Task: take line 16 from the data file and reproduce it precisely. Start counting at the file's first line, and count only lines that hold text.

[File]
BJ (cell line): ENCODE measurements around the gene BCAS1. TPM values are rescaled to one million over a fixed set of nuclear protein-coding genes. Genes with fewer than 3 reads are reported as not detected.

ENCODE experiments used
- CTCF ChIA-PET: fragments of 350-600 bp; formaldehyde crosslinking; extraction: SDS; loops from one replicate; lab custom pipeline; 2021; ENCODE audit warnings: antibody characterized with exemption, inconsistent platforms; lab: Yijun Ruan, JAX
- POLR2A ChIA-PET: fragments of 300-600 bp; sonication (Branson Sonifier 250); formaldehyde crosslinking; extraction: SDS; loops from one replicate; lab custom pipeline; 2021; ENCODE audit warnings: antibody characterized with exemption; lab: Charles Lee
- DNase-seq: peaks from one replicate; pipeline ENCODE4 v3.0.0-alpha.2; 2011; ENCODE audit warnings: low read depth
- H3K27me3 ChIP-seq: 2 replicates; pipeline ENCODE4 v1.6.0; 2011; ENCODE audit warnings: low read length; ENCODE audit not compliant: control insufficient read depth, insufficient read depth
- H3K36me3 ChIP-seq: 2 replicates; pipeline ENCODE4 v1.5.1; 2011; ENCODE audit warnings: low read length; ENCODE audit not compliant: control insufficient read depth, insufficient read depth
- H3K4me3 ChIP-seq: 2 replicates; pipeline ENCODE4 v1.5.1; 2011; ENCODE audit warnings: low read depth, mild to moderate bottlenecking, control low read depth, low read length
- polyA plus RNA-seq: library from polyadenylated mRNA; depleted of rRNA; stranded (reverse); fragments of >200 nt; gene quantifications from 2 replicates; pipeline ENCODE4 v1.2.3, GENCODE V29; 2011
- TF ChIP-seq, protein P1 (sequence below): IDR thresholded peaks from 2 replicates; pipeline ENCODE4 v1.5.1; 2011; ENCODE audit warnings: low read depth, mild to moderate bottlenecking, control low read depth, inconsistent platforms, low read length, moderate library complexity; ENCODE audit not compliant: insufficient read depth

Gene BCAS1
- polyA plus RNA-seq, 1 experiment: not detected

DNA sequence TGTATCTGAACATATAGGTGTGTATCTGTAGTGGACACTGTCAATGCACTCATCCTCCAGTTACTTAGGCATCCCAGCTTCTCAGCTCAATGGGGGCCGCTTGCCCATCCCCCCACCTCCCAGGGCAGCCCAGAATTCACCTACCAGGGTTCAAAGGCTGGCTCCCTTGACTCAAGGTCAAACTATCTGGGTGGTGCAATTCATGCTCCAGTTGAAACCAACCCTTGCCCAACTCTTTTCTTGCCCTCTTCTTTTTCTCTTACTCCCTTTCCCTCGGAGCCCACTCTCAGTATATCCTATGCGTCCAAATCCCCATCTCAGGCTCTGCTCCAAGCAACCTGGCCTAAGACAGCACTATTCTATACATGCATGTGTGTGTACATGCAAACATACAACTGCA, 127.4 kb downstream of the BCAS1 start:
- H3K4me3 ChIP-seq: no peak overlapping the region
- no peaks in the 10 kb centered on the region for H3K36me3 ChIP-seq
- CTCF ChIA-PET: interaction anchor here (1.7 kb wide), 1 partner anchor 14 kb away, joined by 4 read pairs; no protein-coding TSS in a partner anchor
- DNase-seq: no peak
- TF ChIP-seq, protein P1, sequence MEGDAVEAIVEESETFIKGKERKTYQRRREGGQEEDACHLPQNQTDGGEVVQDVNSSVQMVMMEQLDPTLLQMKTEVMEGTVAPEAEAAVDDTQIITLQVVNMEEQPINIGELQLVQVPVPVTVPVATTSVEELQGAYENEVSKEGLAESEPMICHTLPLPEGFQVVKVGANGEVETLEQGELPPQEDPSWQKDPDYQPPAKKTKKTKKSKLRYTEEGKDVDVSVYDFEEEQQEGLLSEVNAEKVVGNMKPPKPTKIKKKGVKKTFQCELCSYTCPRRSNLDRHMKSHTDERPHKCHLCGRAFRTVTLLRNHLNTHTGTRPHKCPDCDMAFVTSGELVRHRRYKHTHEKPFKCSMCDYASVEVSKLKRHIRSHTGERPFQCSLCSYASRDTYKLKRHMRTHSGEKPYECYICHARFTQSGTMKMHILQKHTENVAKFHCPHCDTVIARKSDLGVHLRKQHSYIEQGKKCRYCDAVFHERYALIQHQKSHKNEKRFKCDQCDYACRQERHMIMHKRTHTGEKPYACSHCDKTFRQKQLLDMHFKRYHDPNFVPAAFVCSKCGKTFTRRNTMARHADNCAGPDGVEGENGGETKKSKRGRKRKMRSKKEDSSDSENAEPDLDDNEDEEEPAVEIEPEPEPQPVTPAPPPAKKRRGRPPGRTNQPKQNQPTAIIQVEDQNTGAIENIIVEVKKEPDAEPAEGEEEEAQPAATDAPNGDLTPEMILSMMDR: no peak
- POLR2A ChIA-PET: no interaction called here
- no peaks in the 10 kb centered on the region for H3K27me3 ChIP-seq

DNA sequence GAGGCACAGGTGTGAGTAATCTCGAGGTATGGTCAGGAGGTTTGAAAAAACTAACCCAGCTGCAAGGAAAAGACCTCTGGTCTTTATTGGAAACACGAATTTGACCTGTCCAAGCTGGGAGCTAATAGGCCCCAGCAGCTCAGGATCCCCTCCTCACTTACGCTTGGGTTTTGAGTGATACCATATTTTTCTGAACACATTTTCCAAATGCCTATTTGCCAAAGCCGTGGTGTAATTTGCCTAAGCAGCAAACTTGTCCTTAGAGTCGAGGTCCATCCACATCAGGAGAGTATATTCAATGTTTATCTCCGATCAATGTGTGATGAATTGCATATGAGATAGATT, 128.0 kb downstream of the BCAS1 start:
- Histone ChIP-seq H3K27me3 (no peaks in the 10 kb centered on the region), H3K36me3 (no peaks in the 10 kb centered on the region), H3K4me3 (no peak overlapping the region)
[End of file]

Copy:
- CTCF ChIA-PET: interaction anchor here (1.7 kb wide), 1 partner anchor 14 kb away, joined by 4 read pairs; no protein-coding TSS in a partner anchor